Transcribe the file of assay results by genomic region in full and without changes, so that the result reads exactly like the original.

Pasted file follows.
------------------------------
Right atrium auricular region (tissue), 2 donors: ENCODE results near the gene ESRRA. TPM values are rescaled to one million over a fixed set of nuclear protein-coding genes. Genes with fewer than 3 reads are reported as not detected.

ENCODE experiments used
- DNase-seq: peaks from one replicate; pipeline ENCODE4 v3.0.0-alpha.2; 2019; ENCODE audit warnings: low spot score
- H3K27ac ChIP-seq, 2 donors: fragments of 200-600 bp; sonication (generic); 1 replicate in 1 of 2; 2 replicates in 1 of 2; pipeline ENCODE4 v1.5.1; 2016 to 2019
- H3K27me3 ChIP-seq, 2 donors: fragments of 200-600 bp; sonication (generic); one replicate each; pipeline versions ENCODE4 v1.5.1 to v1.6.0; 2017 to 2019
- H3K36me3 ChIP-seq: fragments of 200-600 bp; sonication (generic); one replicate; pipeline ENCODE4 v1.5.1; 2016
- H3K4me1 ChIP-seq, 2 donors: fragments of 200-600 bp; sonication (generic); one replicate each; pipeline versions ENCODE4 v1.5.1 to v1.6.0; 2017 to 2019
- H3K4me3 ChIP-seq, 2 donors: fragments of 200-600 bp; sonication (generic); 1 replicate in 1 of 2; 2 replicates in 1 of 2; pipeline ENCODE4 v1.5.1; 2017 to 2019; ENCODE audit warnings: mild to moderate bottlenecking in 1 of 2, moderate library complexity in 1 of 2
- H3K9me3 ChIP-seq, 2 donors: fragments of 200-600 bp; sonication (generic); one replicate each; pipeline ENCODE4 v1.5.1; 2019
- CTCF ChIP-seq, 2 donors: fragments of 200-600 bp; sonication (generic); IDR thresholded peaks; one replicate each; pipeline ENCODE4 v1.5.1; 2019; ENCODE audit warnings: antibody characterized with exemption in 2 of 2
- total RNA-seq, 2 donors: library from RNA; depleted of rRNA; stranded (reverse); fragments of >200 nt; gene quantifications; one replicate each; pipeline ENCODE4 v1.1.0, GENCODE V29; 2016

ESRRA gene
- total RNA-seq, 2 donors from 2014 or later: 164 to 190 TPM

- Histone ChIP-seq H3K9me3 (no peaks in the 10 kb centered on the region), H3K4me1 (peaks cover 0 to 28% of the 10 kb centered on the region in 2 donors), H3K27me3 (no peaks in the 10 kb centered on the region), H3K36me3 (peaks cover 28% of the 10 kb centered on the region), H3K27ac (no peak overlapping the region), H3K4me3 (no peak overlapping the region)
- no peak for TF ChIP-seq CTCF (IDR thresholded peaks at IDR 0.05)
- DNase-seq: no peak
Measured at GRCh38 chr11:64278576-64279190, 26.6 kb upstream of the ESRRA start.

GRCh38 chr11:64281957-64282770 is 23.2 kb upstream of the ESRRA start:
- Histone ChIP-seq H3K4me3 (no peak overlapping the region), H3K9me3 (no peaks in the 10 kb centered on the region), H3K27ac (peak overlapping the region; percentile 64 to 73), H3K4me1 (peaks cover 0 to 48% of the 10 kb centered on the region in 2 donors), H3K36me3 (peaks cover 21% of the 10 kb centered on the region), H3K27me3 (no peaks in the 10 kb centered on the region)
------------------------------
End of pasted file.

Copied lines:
Right atrium auricular region (tissue), 2 donors: ENCODE results near the gene ESRRA. TPM values are rescaled to one million over a fixed set of nuclear protein-coding genes. Genes with fewer than 3 reads are reported as not detected.

ENCODE experiments used
- DNase-seq: peaks from one replicate; pipeline ENCODE4 v3.0.0-alpha.2; 2019; ENCODE audit warnings: low spot score
- H3K27ac ChIP-seq, 2 donors: fragments of 200-600 bp; sonication (generic); 1 replicate in 1 of 2; 2 replicates in 1 of 2; pipeline ENCODE4 v1.5.1; 2016 to 2019
- H3K27me3 ChIP-seq, 2 donors: fragments of 200-600 bp; sonication (generic); one replicate each; pipeline versions ENCODE4 v1.5.1 to v1.6.0; 2017 to 2019
- H3K36me3 ChIP-seq: fragments of 200-600 bp; sonication (generic); one replicate; pipeline ENCODE4 v1.5.1; 2016
- H3K4me1 ChIP-seq, 2 donors: fragments of 200-600 bp; sonication (generic); one replicate each; pipeline versions ENCODE4 v1.5.1 to v1.6.0; 2017 to 2019
- H3K4me3 ChIP-seq, 2 donors: fragments of 200-600 bp; sonication (generic); 1 replicate in 1 of 2; 2 replicates in 1 of 2; pipeline ENCODE4 v1.5.1; 2017 to 2019; ENCODE audit warnings: mild to moderate bottlenecking in 1 of 2, moderate library complexity in 1 of 2
- H3K9me3 ChIP-seq, 2 donors: fragments of 200-600 bp; sonication (generic); one replicate each; pipeline ENCODE4 v1.5.1; 2019
- CTCF ChIP-seq, 2 donors: fragments of 200-600 bp; sonication (generic); IDR thresholded peaks; one replicate each; pipeline ENCODE4 v1.5.1; 2019; ENCODE audit warnings: antibody characterized with exemption in 2 of 2
- total RNA-seq, 2 donors: library from RNA; depleted of rRNA; stranded (reverse); fragments of >200 nt; gene quantifications; one replicate each; pipeline ENCODE4 v1.1.0, GENCODE V29; 2016

ESRRA gene
- total RNA-seq, 2 donors from 2014 or later: 164 to 190 TPM

- Histone ChIP-seq H3K9me3 (no peaks in the 10 kb centered on the region), H3K4me1 (peaks cover 0 to 28% of the 10 kb centered on the region in 2 donors), H3K27me3 (no peaks in the 10 kb centered on the region), H3K36me3 (peaks cover 28% of the 10 kb centered on the region), H3K27ac (no peak overlapping the region), H3K4me3 (no peak overlapping the region)
- no peak for TF ChIP-seq CTCF (IDR thresholded peaks at IDR 0.05)
- DNase-seq: no peak
Measured at GRCh38 chr11:64278576-64279190, 26.6 kb upstream of the ESRRA start.

GRCh38 chr11:64281957-64282770 is 23.2 kb upstream of the ESRRA start:
- Histone ChIP-seq H3K4me3 (no peak overlapping the region), H3K9me3 (no peaks in the 10 kb centered on the region), H3K27ac (peak overlapping the region; percentile 64 to 73), H3K4me1 (peaks cover 0 to 48% of the 10 kb centered on the region in 2 donors), H3K36me3 (peaks cover 21% of the 10 kb centered on the region), H3K27me3 (no peaks in the 10 kb centered on the region)